IHF and Qatar spoil big event – ​​Team Handball News

Qatari referee Saleh Jamaan Bamurtef shows a yellow card against Croatia. Refereeing was inconsistent to say the least in Qatar.

Former IHF Playing Rules and Referees Committee (PRC) Chairman Christer Ahl blames the IHF and Qatar for having inconsistent officiating and unfair advantages for the host country.

It should have been an exciting, biannual competition, where all the focus would be on the star players and the entertainment and excitement they are able to provide. One would expect fair play and impartial refereeing, in the spirit of “let the best team win!” But this time, the IHF and the Qatari host conspired in various ways, so the focus was instead on the mercenaries of what was supposed to be a Qatari national team, the many advantages they gained and the totally inconsistent officiating that was often decisive. factor in key games.

Can we buy everything?

It all started in 2011, when to everyone’s surprise, the IHF Council decided to award the organization of the 2015 event to Qatar. Especially in the context of the more high-profile cases around the awarding of the 2022 FIFA World Cup to Qatar, there have also been many suspicions and accusations around the IHF’s decision for handball. It is ironic that the favorite country to win this event in 2015 is precisely France, opponents of Qatar in the final, who now have to deal with the additional burden of being against the home team and all that that entails.

But the main subject for many observers was that Qatar had imported eleven players to fill all the key positions in its team, taking advantage of its own rules for awarding “half citizenship” in Qatar, in combination with the very IHF leniency regarding changes of citizenship. (On the other hand, FIFA has much stricter rules in football). We find it normal that rich club teams use their resources to acquire the best players in the world, but we expected, until now, that national teams are real national teams.

Another aspect, unrelated to the Qatari team that became a problem for many other teams in important matches, was the incredible nominations given to incompetent Qatari referees. They were allowed to spoil several important games, and in one game it clearly affected the result, unfairly preventing Brazil from securing a sensational win over Croatia in the Round of 16. It’s hard to imagine that the iHF Chief Referee was so oblivious to this issue, so one has to assume that the instructions must have ‘come from above’.

Referees under pressure

With their imported squad, it’s no surprise that Qatar are progressing from the group stage to the playoffs. And here it quickly began to look like the path to a possible final was being paved for the home side. It was obvious that any pair of referees who have a reputation for being particularly good at withstanding pressure were kept out of Qatar’s round of 16, quarter-final and semi-final matches. And in any case, the “less resilient” referees were seen by neutral observers as having had a lot to do with Qatari victories in very close matches. In turn, Austria, Germany and Poland left the court furious with mysterious rulings at critical moments, and completely neutral observers also thought that was a bit too much.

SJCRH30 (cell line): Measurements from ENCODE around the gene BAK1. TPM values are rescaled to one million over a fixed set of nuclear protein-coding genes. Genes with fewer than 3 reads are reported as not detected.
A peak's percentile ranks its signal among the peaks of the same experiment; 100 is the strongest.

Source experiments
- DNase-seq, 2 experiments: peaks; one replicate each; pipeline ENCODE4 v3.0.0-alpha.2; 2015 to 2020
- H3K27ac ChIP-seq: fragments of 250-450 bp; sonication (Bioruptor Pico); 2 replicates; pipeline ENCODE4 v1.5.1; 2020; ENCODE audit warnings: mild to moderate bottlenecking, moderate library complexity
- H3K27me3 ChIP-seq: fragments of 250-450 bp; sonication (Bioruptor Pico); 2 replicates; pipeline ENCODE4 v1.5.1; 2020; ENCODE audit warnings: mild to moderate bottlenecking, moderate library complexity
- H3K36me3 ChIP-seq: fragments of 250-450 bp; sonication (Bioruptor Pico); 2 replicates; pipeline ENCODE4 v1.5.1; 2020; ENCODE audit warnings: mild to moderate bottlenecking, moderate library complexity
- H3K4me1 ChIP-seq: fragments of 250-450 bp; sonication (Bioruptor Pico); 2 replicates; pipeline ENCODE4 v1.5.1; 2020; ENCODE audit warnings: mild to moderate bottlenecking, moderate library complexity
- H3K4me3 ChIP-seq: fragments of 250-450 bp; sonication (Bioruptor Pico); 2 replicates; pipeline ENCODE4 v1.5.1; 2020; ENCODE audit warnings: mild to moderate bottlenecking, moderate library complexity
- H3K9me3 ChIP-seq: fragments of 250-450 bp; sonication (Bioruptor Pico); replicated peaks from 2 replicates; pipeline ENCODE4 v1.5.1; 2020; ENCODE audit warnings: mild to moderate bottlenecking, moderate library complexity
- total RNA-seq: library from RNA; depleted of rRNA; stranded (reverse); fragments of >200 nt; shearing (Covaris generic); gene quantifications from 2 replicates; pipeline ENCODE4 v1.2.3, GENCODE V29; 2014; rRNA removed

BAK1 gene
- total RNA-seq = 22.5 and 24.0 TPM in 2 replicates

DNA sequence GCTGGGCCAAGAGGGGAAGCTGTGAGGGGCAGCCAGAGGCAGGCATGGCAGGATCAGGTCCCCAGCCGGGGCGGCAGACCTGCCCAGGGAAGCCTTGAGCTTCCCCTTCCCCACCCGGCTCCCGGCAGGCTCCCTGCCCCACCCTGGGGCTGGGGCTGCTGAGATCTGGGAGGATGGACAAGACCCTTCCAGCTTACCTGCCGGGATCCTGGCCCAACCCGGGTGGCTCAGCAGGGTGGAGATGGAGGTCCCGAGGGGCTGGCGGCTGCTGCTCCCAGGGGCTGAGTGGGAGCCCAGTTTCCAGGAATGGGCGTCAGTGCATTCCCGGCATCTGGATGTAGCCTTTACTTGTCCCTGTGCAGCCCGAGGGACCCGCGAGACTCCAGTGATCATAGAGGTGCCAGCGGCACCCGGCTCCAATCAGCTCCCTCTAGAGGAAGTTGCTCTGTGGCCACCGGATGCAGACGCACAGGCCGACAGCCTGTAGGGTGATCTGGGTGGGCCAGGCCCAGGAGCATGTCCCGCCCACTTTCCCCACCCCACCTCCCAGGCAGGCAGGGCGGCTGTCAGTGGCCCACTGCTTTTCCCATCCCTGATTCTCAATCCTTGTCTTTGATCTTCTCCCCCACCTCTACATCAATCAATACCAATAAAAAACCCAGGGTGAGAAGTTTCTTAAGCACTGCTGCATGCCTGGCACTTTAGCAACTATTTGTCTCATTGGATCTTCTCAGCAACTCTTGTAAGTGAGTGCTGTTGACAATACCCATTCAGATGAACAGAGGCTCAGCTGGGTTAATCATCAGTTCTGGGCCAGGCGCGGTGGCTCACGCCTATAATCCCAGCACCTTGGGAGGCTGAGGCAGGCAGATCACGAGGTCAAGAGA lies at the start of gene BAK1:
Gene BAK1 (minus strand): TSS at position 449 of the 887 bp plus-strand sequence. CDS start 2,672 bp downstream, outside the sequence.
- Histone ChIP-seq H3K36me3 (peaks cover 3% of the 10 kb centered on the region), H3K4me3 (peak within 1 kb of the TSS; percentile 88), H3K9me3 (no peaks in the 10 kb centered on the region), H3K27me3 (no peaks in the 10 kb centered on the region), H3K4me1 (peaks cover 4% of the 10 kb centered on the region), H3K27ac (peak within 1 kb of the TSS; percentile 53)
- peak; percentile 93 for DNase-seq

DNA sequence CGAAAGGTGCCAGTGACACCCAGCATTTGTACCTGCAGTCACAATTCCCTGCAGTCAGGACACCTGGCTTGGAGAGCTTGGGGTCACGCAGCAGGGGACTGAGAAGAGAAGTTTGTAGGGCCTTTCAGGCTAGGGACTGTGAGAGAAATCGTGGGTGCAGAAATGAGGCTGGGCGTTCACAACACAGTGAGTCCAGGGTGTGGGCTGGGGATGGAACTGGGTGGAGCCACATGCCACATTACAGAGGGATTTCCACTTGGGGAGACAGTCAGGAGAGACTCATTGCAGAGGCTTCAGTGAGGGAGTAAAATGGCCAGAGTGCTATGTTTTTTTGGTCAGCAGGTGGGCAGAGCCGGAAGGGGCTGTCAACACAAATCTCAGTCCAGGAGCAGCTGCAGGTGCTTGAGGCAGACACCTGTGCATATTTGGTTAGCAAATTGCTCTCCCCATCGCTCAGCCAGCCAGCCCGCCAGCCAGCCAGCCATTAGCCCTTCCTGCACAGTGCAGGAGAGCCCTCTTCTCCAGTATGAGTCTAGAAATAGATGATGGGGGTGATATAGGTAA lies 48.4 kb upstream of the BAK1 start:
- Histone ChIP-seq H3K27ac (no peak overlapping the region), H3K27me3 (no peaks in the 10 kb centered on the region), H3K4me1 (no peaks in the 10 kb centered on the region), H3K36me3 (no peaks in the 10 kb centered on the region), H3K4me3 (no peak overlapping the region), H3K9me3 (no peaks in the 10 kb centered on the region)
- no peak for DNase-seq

During my own time as the person ultimately responsible for officiating and fair play on the pitch at IHF events, I know the situation all too well. In 2007 in Germany, the IHF seemed to somehow ‘owe’ the gold medals to the host country, and many aspects were put in place to favor the hosts. This included the situation in the quarter-finals and semi-finals, where all tickets had been sold to German fans, and where IHF bosses even prevented me and my colleagues from taking justified action. against the home team. At least we tried to offset the pressure by appointing referees known for their courage, but even that didn’t help. And in 2009, when the Croatian local team lost the final against France, I received threats for appointing referees known to remain neutral and resistant. Here in Qatar, surprisingly, the situation has instead been exacerbated by questionable appointments.

Irresponsible changes in rule interpretations and instructions

Many handball fans who follow Europe’s top competition are likely to agree that the intentions of the 2010 regulations to clamp down on cynical and dangerous actions never quite materialized. The IHF and EHF were unwilling or unable to insist on stricter adherence to the spirit of the rules, so cynicism and dirty tricks flourished. Therefore, I applaud the intentions of the IHF, as discussed and agreed at a conference of all stakeholders, including top coaches, a few months ago, to make a more concerted effort in the context of the next round of rule changes and instructions.